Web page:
Obama attacks Republican candidate's rape comment

US President Barack Obama seized on a Republican Senate candidate's controversial remark about rape and pregnancy in an attempt to shore up his support among women.

Obama attacks Republican candidate's rape comment

US President Barack Obama seized on a Republican Senate candidate's controversial remark about rape and pregnancy in an attempt to shore up his support among women.

Mr Obama intensified pressure on challenger Mitt Romney to break ties with Richard Mourdock over the Indiana Senate candidate's comment that if a woman becomes pregnant from rape it is "something God intended".

Obama aides used a web video to highlight Mr Romney's endorsement of Mr Mourdock and to accuse him of kow-towing to his party's extreme elements.

Mr Mourdock's remark again brought the divisive issue of abortion to the forefront of the US presidential campaign, distracting from the economic issues Mr Romney has been trying to focus on in the last days before the November 6 election.

For the Obama camp it offered another chance to highlight its differences with the Republican ticket on abortion. The president had long enjoyed an edge among women votes, but a recent AP-GfK poll found Mr Romney erasing the president's 16-point advantage among female likely voters.

The president, who supports abortion rights, also made repeated, though indirect, references to Mr Mourdock's controversial comment.

"We've seen again this week, I don't think any male politicians should be making health care decisions for women," Mr Obama told a crowd of about 15,000 in Richmond, Virginia.

The candidates are running in a virtual dead heat ahead of the election and a significant lead among women voters could easily tip the balance.

Mr Romney, who appears in a television advertisement declaring his support for Mr Mourdock, brushed aside questions on the emotional controversy from reporters throughout the day.

A day earlier, he disavowed Mr Mourdock's comments, although his campaign said Mr Romney continued to support the Indiana Republican's Senate candidacy. Mr Romney opposes abortion but unlike Mr Mourdock, supports exceptions in the case of rape.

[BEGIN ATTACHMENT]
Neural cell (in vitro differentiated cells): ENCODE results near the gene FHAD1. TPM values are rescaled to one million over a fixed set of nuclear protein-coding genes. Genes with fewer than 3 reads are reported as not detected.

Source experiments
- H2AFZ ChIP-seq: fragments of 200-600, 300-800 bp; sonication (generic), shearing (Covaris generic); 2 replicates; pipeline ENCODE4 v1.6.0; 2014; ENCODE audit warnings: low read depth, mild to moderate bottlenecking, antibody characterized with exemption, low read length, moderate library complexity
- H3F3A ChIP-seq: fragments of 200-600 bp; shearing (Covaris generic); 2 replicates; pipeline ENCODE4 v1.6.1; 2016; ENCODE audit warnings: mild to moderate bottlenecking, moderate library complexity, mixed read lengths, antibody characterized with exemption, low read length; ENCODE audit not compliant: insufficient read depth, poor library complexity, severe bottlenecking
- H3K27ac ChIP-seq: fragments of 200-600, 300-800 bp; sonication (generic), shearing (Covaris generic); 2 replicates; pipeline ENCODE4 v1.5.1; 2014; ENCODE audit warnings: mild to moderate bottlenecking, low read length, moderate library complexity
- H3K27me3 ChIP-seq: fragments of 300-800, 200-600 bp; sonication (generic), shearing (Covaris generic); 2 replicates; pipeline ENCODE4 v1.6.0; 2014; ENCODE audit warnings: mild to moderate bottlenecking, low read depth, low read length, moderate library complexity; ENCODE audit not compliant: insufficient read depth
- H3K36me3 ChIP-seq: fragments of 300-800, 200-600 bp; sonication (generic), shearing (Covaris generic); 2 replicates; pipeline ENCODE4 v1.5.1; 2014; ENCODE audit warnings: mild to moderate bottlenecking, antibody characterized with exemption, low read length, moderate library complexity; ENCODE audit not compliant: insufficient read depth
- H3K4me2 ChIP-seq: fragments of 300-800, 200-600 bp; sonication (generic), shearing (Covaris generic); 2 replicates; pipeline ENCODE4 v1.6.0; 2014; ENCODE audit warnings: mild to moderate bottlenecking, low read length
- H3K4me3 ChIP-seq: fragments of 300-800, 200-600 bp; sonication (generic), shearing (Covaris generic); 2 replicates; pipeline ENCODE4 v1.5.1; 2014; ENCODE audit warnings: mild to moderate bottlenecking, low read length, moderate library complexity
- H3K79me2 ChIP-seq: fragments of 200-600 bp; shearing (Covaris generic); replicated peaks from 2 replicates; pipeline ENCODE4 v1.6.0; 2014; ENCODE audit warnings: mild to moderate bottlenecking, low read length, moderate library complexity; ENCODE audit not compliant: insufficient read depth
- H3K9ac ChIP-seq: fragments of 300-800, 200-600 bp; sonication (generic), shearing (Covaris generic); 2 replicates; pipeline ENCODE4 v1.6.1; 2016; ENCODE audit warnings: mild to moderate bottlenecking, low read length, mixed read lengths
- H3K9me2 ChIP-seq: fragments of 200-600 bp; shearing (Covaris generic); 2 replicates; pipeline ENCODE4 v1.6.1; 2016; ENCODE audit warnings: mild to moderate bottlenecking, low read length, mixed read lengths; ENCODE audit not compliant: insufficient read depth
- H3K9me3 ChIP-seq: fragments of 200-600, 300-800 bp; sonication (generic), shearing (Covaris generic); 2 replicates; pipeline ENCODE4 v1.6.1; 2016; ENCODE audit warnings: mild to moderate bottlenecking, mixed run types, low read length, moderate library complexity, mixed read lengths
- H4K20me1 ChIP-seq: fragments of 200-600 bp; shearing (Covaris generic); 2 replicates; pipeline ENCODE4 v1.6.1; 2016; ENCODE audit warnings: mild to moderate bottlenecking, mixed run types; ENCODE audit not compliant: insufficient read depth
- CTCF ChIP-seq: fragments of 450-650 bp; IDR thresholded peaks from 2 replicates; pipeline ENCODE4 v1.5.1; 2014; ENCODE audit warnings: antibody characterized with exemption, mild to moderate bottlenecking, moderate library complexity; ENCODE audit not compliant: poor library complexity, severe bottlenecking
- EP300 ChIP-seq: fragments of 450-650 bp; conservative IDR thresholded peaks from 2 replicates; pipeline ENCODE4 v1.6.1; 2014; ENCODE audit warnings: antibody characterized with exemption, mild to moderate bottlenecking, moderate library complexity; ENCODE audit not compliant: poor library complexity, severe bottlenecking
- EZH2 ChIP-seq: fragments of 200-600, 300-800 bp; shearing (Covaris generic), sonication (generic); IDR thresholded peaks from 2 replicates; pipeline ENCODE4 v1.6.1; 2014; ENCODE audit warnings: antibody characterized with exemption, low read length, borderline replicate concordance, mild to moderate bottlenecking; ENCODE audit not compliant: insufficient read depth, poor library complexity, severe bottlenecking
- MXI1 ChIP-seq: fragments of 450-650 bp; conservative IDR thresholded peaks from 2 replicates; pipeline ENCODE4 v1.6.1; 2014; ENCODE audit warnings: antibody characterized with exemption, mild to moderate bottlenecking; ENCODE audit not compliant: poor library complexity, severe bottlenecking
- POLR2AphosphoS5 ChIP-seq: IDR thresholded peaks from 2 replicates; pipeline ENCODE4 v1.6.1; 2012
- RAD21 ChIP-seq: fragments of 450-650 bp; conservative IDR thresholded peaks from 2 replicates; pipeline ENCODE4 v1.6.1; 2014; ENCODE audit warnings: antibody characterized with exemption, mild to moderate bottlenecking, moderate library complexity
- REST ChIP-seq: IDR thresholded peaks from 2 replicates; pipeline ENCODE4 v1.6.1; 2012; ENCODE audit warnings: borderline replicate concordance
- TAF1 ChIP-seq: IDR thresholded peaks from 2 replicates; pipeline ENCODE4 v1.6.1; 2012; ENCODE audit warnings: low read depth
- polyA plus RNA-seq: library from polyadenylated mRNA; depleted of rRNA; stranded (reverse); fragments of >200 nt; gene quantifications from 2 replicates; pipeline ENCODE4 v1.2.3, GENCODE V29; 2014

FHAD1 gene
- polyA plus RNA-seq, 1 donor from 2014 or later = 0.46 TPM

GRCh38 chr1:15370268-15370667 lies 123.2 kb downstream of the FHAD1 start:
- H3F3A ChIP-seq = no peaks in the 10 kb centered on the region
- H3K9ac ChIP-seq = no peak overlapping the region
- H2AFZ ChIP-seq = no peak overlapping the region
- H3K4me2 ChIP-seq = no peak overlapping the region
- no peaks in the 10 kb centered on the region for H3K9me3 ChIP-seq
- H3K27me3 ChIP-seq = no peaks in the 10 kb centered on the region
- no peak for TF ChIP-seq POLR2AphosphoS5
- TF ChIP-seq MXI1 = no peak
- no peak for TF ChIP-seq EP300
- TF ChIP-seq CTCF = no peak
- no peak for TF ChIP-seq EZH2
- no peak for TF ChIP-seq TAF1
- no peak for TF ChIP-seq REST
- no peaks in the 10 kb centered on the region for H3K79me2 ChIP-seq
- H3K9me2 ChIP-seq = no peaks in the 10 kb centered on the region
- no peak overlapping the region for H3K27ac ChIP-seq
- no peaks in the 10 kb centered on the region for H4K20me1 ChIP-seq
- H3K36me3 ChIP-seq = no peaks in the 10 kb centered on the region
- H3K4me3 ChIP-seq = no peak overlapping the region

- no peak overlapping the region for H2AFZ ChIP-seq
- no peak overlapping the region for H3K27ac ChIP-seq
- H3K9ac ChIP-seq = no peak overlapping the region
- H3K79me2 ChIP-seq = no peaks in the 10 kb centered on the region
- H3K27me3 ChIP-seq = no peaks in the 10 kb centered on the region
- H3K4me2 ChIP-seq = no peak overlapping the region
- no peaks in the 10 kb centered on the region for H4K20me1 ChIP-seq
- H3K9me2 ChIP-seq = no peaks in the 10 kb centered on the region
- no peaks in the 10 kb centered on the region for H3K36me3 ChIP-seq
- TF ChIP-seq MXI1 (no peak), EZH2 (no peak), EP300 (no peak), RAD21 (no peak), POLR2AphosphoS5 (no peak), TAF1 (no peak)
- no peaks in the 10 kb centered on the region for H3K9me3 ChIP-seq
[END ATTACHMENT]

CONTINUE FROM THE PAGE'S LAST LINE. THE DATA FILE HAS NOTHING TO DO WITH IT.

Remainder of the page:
Opinion polls show Mr Obama and Mr Romney tied nationally. A new Associated Press-GfK poll of likely voters had Mr Romney up 47% to 45%, a result within the poll's margin of sampling error.

But because the US presidential race is not decided by popular vote, but rather on a state-by-state basis, the election will hinge on nine or so competitive states: Ohio; Florida; Virginia; North Carolina; New Hampshire; Iowa; Wisconsin; Nevada; and Colorado.

Less than two weeks from election day, both candidates feverishly campaigned across the country.

Mr Obama, wrapping up a 40-hour battleground state blitz, was heading for his home town of Chicago to cast his ballot 12 days before election day. The stopover was more than a photo opportunity - it was a high-profile attempt to boost turnout in early voting, a centrepiece of Mr Obama's strategy.

"I'm told I'll be the first sitting president to take advantage of early voting," he said in an email to supporters, urging them to cast their votes before November 6.

An upbeat Mr Romney proclaimed his campaign had the momentum heading into election day. But there are signs in Ohio, as well as Virginia, that his surge following the first debate has run its course.

While the campaigns speed ahead, about 7.2 million people have already cast early ballots, either by mail or in person, according to the United States Elections Project at George Mason University. In all, about 35% of the electorate is expected to vote before election day. That would be a small increase over 2008.

The president's campaign also trumpeted the endorsement by former secretary of state Colin Powell, a Republican who supported Mr Obama in 2008.

Mr Powell praised Obama's handling of the economic recovery, telling CBS This Morning: "I think we've begun to come out of the dive and we're gaining altitude."

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